Flashes of certain scenes can be gathered from Dai-Guard and admired, but as stated previously, the whole viewing experience leaves viewers just as fast as it reaches them. The vague outlines of a monster-of-the-month pattern can be detected, but there is enough variety that this never takes a full-blown effect. What happens in lieu of that is more of a mystery. Miscellaneous scenes are thrown in at odd intervals, indulging sometimes in romantic gossip, whiny bickering, quite angsting, classic mecha fighting, or babblings by the series' token eccentric character. Each of these are dwelled on long enough to be more than filler, hitting instead something that feels more like a series of variety show sketches thrown together and made to conform to a general plot. In fact, Dai-Guard's lack of memorability more or less rests on this singularity. The episodes are made up of so many prolonged, insignificant scenes that in the end, viewers may be confused at what it was they just watched. The actual journey through the episodes is entertaining enough, but the aftertaste is what turns the whole production off.
Another thing that contributes to the haphazardness of the series is the unwholesome art. While the backgrounds are well-crafted (as can be seen from the production sketches) and the foreground art is clean and smooth, the character designs are rather awkward. The facial proportions are off when the camera switches angles, making the emphasis on the hair rather than on the face itself. This hair issue also arises in the animation process, but rather than paying too much attention to the hair, no care is given to it. No matter how much the characters move or shake their heads side to side, the hair remains still—in a position of frozen dynamic movement. In fact, most of the characters have “wind-swept” hair, but even indoors, their hair remains frigidly gelled in place. This contrast is worse when the pilots are inside of the Dai-Guard. Because of the fighting outside, the Getter Robo-esque designed mecha will be chaotically pitching back and forth, but inside the cockpit, everything is calm and frozen. It is indeed possible that the Dai-Guard possesses the world's most technologically advanced shocks, but even with the most idealistic of machine parts, the people inside will at least move a few inches when their vehicle is thrown over backwards.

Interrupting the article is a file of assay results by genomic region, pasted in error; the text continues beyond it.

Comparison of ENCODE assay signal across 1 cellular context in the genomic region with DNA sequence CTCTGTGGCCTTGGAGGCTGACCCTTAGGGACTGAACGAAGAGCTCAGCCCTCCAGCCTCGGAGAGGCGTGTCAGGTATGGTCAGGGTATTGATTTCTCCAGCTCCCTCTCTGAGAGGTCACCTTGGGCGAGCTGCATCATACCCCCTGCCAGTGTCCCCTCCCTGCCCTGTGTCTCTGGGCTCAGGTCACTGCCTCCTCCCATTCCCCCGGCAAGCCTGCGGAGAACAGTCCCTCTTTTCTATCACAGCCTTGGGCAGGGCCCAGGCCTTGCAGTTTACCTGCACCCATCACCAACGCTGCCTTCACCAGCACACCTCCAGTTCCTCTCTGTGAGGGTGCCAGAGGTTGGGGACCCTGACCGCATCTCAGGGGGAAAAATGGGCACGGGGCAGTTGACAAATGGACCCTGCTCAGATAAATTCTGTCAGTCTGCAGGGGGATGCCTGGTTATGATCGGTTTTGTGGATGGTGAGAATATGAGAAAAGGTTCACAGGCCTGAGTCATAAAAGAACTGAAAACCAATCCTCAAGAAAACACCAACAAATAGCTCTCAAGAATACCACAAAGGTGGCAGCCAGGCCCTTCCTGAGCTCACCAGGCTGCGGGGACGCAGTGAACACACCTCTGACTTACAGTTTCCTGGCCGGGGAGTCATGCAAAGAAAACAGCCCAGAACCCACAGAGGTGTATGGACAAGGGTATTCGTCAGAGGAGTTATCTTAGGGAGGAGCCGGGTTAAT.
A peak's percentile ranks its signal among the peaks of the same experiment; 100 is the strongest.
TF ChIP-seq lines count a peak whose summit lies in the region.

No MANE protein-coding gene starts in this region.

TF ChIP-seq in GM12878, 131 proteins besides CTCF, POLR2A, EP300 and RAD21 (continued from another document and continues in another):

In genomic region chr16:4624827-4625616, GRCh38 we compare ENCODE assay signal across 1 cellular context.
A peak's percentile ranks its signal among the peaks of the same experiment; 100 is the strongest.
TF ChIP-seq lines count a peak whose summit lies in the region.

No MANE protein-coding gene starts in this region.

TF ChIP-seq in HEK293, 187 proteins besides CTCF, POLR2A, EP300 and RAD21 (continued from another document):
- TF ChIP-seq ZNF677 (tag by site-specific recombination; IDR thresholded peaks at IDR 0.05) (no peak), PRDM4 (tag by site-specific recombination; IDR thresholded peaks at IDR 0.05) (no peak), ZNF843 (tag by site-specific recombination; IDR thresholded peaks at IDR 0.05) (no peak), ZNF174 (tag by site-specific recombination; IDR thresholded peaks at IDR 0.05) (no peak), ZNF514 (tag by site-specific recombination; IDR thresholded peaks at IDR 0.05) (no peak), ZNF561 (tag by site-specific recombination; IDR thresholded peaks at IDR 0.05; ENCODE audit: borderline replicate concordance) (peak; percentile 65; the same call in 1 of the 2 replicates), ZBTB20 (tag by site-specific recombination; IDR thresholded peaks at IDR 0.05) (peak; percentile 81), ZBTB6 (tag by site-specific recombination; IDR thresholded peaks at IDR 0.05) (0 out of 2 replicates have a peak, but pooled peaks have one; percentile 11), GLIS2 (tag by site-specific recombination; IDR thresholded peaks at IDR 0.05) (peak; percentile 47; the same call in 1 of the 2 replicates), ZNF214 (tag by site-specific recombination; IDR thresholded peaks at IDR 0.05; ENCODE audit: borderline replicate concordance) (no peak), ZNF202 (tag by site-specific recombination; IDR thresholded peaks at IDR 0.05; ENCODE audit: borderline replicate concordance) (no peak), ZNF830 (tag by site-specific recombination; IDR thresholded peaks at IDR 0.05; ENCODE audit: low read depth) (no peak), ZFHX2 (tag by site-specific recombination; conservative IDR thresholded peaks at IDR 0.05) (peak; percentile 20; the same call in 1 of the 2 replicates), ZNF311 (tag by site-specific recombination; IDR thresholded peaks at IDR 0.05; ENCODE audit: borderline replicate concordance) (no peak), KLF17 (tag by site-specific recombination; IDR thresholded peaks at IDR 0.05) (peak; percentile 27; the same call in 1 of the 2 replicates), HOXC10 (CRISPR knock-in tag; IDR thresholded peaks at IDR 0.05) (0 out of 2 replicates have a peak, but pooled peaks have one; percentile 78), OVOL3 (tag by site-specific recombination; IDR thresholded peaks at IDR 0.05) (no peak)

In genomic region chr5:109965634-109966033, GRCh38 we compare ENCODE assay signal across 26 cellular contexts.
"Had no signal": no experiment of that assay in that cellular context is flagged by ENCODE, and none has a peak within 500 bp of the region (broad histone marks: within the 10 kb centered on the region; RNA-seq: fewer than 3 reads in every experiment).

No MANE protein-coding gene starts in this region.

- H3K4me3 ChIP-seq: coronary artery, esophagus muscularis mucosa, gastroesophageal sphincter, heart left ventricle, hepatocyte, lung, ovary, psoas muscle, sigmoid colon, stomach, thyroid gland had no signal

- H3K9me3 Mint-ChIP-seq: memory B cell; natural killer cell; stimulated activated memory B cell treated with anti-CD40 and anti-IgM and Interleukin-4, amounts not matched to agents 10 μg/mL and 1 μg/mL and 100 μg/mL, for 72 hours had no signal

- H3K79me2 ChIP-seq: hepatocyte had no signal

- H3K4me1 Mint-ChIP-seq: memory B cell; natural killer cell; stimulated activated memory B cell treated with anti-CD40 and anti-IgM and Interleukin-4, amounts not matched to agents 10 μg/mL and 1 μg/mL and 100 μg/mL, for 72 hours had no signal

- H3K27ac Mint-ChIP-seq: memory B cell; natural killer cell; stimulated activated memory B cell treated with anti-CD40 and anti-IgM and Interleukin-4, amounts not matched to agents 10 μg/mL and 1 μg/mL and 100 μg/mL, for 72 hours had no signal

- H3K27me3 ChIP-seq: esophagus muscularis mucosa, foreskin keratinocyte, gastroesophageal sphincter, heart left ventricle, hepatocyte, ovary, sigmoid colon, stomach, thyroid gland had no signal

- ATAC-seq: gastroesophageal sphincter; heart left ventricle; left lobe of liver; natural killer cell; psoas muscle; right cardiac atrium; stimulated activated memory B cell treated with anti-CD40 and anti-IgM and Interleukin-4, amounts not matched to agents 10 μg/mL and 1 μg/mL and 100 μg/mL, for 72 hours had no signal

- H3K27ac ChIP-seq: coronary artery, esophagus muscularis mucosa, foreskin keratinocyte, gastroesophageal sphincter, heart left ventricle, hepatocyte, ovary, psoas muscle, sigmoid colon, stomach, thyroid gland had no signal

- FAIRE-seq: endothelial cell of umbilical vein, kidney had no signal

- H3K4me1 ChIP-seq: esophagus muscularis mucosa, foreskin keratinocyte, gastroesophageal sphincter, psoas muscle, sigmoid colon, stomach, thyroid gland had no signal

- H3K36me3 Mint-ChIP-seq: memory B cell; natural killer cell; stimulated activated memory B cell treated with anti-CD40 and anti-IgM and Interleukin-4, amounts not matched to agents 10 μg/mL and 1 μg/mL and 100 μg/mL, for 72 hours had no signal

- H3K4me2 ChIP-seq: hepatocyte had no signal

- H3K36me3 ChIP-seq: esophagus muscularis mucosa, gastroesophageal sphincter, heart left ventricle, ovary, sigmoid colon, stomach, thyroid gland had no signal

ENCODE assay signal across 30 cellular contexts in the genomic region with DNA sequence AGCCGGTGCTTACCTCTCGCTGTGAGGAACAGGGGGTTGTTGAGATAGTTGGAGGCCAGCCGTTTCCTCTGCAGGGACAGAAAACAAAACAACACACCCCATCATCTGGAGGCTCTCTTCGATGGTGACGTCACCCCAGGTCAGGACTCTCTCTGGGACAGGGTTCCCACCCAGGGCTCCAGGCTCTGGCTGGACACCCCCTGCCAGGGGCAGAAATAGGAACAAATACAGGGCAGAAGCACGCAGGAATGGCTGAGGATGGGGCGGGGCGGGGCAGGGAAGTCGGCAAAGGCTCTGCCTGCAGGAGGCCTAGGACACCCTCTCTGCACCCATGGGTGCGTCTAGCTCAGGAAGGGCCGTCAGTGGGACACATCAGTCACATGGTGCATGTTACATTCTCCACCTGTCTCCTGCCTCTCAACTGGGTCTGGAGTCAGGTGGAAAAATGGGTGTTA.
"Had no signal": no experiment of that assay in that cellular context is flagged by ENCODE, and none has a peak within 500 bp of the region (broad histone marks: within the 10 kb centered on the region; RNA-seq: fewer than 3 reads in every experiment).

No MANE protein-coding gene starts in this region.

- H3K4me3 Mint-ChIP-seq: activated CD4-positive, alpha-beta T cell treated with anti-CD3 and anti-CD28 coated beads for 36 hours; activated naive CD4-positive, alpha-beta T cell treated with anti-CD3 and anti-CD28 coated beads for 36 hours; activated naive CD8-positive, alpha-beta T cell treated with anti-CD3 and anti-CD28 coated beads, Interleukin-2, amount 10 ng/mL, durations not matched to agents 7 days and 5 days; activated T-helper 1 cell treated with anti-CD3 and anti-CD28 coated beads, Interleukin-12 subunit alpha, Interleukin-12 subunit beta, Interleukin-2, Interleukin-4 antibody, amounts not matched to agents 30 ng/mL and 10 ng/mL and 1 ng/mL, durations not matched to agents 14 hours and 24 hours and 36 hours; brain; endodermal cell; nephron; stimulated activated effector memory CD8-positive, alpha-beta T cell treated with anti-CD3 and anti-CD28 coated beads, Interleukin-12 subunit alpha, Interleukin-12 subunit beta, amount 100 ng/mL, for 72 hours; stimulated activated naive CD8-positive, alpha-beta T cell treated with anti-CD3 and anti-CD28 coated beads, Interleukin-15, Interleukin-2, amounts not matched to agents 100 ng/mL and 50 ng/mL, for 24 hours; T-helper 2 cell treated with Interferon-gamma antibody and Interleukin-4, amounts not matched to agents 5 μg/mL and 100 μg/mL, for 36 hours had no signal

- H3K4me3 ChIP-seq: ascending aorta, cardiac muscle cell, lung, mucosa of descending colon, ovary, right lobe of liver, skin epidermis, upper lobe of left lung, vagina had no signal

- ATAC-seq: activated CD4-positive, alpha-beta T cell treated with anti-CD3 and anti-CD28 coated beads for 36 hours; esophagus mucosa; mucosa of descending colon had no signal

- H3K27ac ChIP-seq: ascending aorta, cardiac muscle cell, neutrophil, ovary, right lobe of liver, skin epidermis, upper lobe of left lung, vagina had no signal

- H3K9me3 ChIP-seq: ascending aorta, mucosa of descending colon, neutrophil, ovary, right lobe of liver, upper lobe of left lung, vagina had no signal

Luckily, in order to match the painfully static animation, oxymoron as that is, other “moving” parts of the series have no trouble keeping the trend consistent. The voice acting for both languages does a great job of matching the unfaltering flatline of the animation by having characters that possess no emotion outside of a certain episode quota. At rare times, when extreme anger is needed, voices will be raised and audiences will be compelled to think, “My, isn't she flustered!” Other than those times (and periods of extreme melancholy), the voices will remain at an even 37 degree Celsius bubble. The dub has two notable blips in the flatline, however. One is the token eccentric girl, whose voice was cast as a semi-neurotic, semi-mad scientist, semi-Valley girl, possessing a high-pitched voice that was hard to hear at times, especially since the character also spoke very slowly. The other noticeable thing about the dub was that at times, it just had nothing to do with the original Japanese script. ADV has a track record for doing things like this, with Those Who Hunt Elves being an infamous one, but luckily, this wasn't as bad. For the majority of the script, the translations were kept strict, but during casual conversations, they would shoot off onto a different tangent, sometimes nudging a more perverted plane.
For the most part, Dai-Guard is just one of those series that would be fun to grab from a rental store if nothing else looks good. It's a fun watch, but the series is so indulgent on the scenes that would normally be classified as filler that it seems like the episodes are no longer operating within the given plot. From a broad standpoint it's rather mediocre, but as a way to kill time, Dai-Guard is a fun choice.
Overall (dub) : C-
Overall (sub) : C
Story : C+
Animation : C+
Art : B-
Music : B
+ Baa ba ba baa ba ba ba ba baa ba ba barara ra ra ra ra!!!!!!!!